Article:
Littleton, Colorado, –
LITTLETON, Colo. – Nearly 200 personnel representing multiple first response, military, private-sector and nonprofit agencies set up their hard drives and antennas at the Highlands Ranch Law Enforcement Training Facility July 13-15 for a full-scale, state-wide interoperable communications exercise.
Dubbed Vital Connection 2015, 27 agencies representing federal, state and local jurisdictions participated in the biannual exercise designed to control and mitigate communications issues in a simulated emergency.
"The thrust of the exercise is interoperability between military and civilian counterparts when they may be called into play during a large-scale disaster, whether natural or manmade," said Jack Cobb, incident commander for Vital Connection 2015.
The exercise familiarized, displayed, coordinated and tested participant mobile emergency communication plans and platforms.
"Historically, military and civil communications systems haven't been interoperable," Cobb said. "We're trying to use various communications paths so the communications flow between military-civilian, civilian-civilian, and military-military channels."
The training event included an exercise designed to test the interoperability of between local, regional, state, federal, and non-governmental organizations, and defense communications and data sharing, and included all participants in an organized communications exercise, via the National Incident Management System/Incident Command System.
While their equipment was being tested outside, an indoor scenario simulated a major cyberattack, which was designed to allow players to practice and share their knowledge and discuss various courses of action in an open, no-fault forum.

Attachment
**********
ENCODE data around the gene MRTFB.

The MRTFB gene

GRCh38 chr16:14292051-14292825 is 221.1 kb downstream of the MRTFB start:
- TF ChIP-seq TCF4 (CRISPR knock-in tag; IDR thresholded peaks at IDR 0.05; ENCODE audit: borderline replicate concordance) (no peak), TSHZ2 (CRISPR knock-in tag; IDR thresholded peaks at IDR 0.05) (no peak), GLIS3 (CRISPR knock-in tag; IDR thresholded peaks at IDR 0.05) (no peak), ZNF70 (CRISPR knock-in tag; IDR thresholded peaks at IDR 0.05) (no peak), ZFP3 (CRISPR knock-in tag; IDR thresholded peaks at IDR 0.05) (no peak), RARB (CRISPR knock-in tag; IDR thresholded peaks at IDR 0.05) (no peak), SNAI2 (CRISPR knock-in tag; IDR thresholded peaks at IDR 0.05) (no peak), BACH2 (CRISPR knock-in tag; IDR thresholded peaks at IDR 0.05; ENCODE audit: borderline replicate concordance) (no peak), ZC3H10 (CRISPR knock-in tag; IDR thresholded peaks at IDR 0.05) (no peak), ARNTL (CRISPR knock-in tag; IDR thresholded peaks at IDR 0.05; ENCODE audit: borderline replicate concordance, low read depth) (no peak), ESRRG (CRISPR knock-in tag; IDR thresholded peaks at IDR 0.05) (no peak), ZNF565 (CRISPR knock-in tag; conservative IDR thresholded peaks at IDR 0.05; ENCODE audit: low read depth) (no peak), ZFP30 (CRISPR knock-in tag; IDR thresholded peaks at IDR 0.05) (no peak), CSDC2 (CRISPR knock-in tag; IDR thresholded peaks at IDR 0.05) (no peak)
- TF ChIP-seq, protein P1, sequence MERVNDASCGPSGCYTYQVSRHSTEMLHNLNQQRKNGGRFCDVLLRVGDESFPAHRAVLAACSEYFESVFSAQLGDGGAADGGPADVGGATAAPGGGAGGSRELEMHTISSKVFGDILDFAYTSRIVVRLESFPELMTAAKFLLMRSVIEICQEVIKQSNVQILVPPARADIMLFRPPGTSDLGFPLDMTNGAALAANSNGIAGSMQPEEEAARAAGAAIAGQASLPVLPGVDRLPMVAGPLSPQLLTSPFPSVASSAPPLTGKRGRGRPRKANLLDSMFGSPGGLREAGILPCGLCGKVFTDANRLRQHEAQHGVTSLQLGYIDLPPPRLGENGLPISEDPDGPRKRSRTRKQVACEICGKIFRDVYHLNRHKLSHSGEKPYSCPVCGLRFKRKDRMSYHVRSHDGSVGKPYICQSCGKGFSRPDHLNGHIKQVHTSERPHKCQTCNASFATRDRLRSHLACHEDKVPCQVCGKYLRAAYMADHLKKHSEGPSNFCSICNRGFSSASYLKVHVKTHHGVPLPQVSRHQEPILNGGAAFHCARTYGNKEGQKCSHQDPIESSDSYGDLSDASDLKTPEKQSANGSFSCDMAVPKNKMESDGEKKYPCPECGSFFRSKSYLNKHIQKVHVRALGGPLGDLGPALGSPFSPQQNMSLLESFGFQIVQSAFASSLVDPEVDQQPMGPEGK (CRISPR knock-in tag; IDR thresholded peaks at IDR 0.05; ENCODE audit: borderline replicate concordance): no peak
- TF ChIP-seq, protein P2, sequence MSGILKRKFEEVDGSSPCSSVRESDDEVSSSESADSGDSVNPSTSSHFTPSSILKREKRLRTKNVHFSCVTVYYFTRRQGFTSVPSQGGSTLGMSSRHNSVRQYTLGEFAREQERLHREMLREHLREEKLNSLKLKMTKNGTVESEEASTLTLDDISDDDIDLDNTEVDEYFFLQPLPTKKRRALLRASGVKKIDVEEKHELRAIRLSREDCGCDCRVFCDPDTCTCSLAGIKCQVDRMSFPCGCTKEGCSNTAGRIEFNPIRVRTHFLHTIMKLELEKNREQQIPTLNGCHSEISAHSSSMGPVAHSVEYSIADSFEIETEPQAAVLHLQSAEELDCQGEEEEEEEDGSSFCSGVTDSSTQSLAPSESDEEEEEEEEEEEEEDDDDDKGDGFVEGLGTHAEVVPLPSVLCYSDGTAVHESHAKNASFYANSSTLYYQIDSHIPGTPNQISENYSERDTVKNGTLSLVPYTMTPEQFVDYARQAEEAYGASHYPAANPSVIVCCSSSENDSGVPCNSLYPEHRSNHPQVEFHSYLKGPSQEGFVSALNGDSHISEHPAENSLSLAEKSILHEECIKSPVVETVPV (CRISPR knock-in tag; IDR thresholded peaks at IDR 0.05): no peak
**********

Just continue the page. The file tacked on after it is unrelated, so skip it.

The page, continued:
The Colorado National Guard, in tandem with Colorado's Office of Information Technology, led the cyber exercise in an effort to validate Emergency Support Function 2A, the cyber communications function.
Included in the cyber exercise was participation from the Slovenian Armed Forces, who have been partnered with the Colorado National Guard since 1993 through the National Guard Bureau's State Partnership Program.
"The weakest link in cyber operations is humans, so for us, the most important things we can do is establish trust," said Maj. Mihael Plevnik, cyber defense section chief for the Slovenian Armed Forces, who notes SAF is currently using similar training and validation processes.
The SPP is a low-cost, small-footprint Department of Defense program managed by the National Guard Bureau and executed by the states. It connects a state's National Guard with a partner nation's military to grow an enduring, mutually beneficial relationship.
"Sharing this knowledge and practices builds our combined capabilities," said Col. Boris Cimprič, chief of communications, Slovenian Armed Forces, who is responsible for communications and information systems, and cyber defense for the Slovenian Armed Forces.
"Colorado is known as one of the lead cyber states," said Army Col. Gregory A. Miller, chief information officer for the Colorado National Guard, who noted that members of his staff have been tasked multiple times to teach for NATO due to their knowledge and expertise in communications.
Throughout the indoor and outdoor events, players exercised emergency response plans, policies, and procedures as they pertain to coordination between local, state, federal, and non-governmental organizations in emergency communications and interoperability across disciplines and jurisdictions.
"Just two weeks after the Colorado's inaugural Vital Connection exercise in 2013, we were deployed to the Black Forest fire, where we set up the command center almost immediately, because we worked with the same exact people who came to the exercise," said Miller. "And we continued to execute the communications plans we made (at the exercise) during the floods."
The interoperable communications operations and multiagency coordination between emergency operations centers, and public safety answering points in the region, included communications and resource requests.
"When you do these exercises and get good at it, it saves Colorado's resources, homes and properties, because we're already integrated and know each other's capabilities," Miller said. "We'd have never been able to do that unless we'd exercised it in the past."